I’m outraged. I can’t believe the president would try to distract attention from his domestic problems by attacking foreign regimes based on suspect intelligence. He should be impeached!
Actually he already was. I’m referring of course to Bill Clinton, who in 1998 bombed terrorist bases in Afghanistan, a pharmaceutical factory in Sudan and various sites in Iraq in the midst of the Monica Lewinsky mess.
The evidence that the Sudanese plant was actually making nerve gas for Osama bin Laden -- as Clinton claimed -- was subsequently discredited. Yet Democrats rushed to his defense. “We believe the president acted correctly and responsibly,” House Minority Leader Richard Gephardt and Senate Minority Leader Tom Daschle said in a joint statement.
It’s worth recalling this 5-year-old incident as the controversy over President Bush’s radioactive State of the Union speech sputters on.
Politically opportunistic Democrats are invoking preposterous comparisons with Watergate because of the president’s statement that “the British government has learned that Saddam Hussein recently sought significant quantities of uranium from Africa.” Democrats smell blood because the administration has admitted that its own findings about Iraqi attempts to acquire uranium in Niger were based on forged documents. But it’s quite a leap to go from faulty information to charges that the president deliberately lied. The real problem is that intelligence seldom provides certainty; it can only offer hints or clues that policymakers have to interpret as best they can.
That’s precisely what Bill Clinton and his national security advisors did in 1998. In August, after Al Qaeda bombings in Kenya and Tanzania, they launched preemptive attacks on Sudan and Afghanistan because they didn’t want to risk having poison gas released in the New York City subway. Even though the evidence was hardly conclusive that the Sudanese plant was working for Bin Laden, they decided to err on the side of safety. Based on the same precautionary principle, the administration bombed Iraq a few months later, even though there was no hard proof that Saddam Hussein possessed weapons of mass destruction.
And they were perfectly right to do so. Just as Bush was right to finally end Hussein’s nightmarish reign.
This administration never pretended that it had firm intelligence that Hussein was about to attack the United States. What it had was a long track record of duplicity and depravity on Hussein’s part that no one can deny. Given this history, Hussein’s failure to fully account for his weapons of mass destruction to the satisfaction of U.N. weapons inspectors constituted a casus belli.
The decision to go to war was not based on 16 words in the State of the Union. In fact, that address was delivered more than three months after both houses of Congress had already authorized Bush to take military action against Iraq. Lest we forget, that resolution was endorsed by Democratic Sens. John Kerry, Joe Lieberman and John Edwards and Rep. Dick Gephardt, all of whom are now carping that they were deceived by the president. They must have been pretty clairvoyant to have been deceived by a claim that Bush had not yet made.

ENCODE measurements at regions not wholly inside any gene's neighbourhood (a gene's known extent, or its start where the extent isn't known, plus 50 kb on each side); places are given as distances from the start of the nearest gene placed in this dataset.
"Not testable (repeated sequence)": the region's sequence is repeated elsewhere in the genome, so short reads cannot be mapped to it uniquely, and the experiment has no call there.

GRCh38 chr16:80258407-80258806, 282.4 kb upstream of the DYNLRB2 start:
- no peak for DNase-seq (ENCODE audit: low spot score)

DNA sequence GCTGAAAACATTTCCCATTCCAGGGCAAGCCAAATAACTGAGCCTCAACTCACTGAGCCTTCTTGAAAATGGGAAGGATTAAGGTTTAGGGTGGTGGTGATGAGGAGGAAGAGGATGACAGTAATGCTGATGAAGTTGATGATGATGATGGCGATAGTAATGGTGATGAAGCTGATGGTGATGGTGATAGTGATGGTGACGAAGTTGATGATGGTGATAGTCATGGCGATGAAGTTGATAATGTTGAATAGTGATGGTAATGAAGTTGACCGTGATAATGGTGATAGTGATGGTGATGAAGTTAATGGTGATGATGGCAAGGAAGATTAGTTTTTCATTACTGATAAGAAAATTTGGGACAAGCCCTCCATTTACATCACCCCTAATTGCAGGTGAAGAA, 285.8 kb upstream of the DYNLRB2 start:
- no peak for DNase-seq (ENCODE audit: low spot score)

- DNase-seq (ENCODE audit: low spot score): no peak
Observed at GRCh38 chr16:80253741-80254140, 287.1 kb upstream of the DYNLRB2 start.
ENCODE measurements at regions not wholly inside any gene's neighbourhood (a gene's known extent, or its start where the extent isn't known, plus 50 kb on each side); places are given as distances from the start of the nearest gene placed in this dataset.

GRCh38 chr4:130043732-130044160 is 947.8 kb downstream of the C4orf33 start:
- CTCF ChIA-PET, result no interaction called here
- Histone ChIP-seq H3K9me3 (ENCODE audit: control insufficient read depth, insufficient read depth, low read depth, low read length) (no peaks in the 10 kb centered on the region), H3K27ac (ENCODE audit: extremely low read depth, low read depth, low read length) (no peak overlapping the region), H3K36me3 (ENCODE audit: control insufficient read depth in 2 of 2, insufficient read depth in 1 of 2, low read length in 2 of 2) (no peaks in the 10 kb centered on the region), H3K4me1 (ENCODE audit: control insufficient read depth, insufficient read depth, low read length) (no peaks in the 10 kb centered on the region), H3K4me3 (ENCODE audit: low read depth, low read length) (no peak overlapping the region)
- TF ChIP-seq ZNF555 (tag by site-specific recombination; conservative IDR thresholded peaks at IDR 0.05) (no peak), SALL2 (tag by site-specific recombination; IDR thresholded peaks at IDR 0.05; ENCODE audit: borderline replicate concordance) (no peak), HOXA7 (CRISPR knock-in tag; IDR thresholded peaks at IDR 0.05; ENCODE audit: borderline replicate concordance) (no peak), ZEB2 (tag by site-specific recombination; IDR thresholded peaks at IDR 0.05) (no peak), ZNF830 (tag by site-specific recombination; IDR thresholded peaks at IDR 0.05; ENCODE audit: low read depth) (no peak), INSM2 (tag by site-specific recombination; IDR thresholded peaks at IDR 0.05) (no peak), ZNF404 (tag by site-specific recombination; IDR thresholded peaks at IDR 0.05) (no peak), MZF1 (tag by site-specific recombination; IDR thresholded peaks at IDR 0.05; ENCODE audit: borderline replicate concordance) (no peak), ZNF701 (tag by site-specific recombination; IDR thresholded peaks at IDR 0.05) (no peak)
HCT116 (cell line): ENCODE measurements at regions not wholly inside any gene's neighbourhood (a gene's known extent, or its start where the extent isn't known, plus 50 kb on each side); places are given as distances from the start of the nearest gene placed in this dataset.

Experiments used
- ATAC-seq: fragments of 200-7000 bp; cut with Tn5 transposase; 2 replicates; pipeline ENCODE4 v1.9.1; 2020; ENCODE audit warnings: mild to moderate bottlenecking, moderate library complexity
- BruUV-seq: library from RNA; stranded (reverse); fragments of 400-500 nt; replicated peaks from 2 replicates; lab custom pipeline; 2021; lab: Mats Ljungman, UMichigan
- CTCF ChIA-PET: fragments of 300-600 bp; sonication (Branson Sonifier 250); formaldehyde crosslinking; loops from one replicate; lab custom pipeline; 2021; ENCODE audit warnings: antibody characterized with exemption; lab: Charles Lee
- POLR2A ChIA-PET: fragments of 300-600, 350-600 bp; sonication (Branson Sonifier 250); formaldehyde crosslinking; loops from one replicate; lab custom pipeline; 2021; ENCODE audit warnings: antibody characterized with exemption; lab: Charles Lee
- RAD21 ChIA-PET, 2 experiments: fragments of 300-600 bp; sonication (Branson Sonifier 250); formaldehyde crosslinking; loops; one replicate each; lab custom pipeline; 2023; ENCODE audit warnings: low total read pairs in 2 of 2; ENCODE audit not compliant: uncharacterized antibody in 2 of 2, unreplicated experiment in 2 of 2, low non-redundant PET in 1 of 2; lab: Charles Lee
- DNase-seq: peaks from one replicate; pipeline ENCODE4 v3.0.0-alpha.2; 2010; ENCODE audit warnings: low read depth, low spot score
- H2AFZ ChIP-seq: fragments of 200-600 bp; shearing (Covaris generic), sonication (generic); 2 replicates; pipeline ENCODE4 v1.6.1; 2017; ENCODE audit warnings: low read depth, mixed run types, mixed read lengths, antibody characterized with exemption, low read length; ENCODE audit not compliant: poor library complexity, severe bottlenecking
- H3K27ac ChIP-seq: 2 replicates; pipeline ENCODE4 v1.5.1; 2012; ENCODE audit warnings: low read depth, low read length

The reason Bush didn’t mention uranium prior to the vote is now pretty obvious -- the story didn’t stand up to close scrutiny. So why put it in the State of the Union? As the White House now acknowledges, that was a mistake, but hardly a catastrophic one. Those 16 words were carefully hedged. Bush didn’t claim that Hussein tried to get uranium in Africa; he claimed that the British government said he had. Which is perfectly true.
The British government is still sticking by its story, which, according to London newspapers, was based on information provided by French intelligence.
If the charge here is that Tony Blair and George W. Bush were “cooking the books” to justify a half-baked attack on Iraq, it’s hard to see why Jacques Chirac’s spooks would want to stir the sauce. France, I seem to recall, wasn’t too enthusiastic about removing Hussein.
What about the Democrats? Have they concluded that the war was all a big mistake and we should hand Iraq back to Hussein? I think not. In other words, they want to launch ad hominem attacks on the president while basically supporting his policies. Isn’t that what they accused Republicans of doing in the 1990s?
A leading senator was absolutely right when he fumed: “I find it outrageous. What have we come to? What in the hell is going on here? These guys seem like they are possessed by their desire to undo this guy.”
No, that’s not a Republican defending Bush today. That was Joseph Biden defending Clinton in 1998.
Max Boot is a senior fellow at the Council on Foreign Relations and author of “The Savage Wars of Peace: Small Wars and the Rise of American Power” (Basic Books, 2002).